Thursday marked the largest drop in the oil market since May 8th based on OPEC’s most recent rhetoric. After the United States had withdrew from the Iranian Nuclear Deal everyone has seen prices go up at the pumps and the volatility in the market is as prevalent as ever. So what has finally stalled this rallying market? The answer is OPEC, primarily Russia and the Saudi’s, have begun putting it out there that they are considering increasing production to compensate for Iranian and Venezuelan crude potentially leaving the mainstream market. The current stance the U.S. is taking though seems to point at applying severe sanctions on both oil producers within the not so distant future.
“This discussion about possible OPEC supply increases after the June meeting has put a brake on the oil price for the time being, so $80 is a big hurdle to overcome. If prices get above there, that will further intensify and increase the likelihood that OPEC will do something. It’s going to be very difficult to overcome this level on a sustainable basis before the OPEC meeting.” - Commerzbank strategist Carsten Fritsch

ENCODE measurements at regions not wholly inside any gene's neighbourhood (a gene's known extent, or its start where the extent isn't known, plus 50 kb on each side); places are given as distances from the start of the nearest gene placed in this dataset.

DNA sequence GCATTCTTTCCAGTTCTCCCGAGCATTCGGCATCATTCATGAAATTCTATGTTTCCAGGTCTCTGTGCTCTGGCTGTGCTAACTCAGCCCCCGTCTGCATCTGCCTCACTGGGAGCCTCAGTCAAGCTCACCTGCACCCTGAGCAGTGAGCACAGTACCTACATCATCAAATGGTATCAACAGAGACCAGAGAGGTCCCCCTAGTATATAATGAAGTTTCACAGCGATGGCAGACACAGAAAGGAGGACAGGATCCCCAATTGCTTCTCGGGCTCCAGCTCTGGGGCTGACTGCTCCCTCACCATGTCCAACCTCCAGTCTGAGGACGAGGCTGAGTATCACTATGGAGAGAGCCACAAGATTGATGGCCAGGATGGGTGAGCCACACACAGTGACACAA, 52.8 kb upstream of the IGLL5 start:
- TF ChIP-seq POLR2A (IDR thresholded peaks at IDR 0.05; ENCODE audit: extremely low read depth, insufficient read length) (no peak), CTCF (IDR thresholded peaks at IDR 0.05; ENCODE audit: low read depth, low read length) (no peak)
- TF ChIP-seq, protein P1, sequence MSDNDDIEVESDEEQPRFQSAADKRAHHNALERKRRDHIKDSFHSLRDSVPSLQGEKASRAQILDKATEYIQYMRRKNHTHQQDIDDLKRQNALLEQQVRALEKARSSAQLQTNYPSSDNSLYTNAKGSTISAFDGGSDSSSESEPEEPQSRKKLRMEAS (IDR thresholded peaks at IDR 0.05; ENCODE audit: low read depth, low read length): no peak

This is the first time, since the decision to cut 1.8 million barrels out of the market that OPEC has begun to sing a different tune. The Energy Minister of Russia weighed in as well on the topic and hinted that production cuts could be “softly” alleviated given the market shows the progress of rebalancing come June 22nd. When you match this OPEC talk with the fact that we saw a surprise build in our crude inventories this week, of 5.8 million barrels, it is clear as to why the oil market bears came out of their hibernation. Another build that occurred this week in the stats was in the gasoline sector, 1.9 million barrels, and this comes at a rather strange time given consumption should be sky rocketing leading up to and through the Memorial Day weekend. Given this will be marking the start of summer driving season though these inventory builds should be taking a good hit in the upcoming days.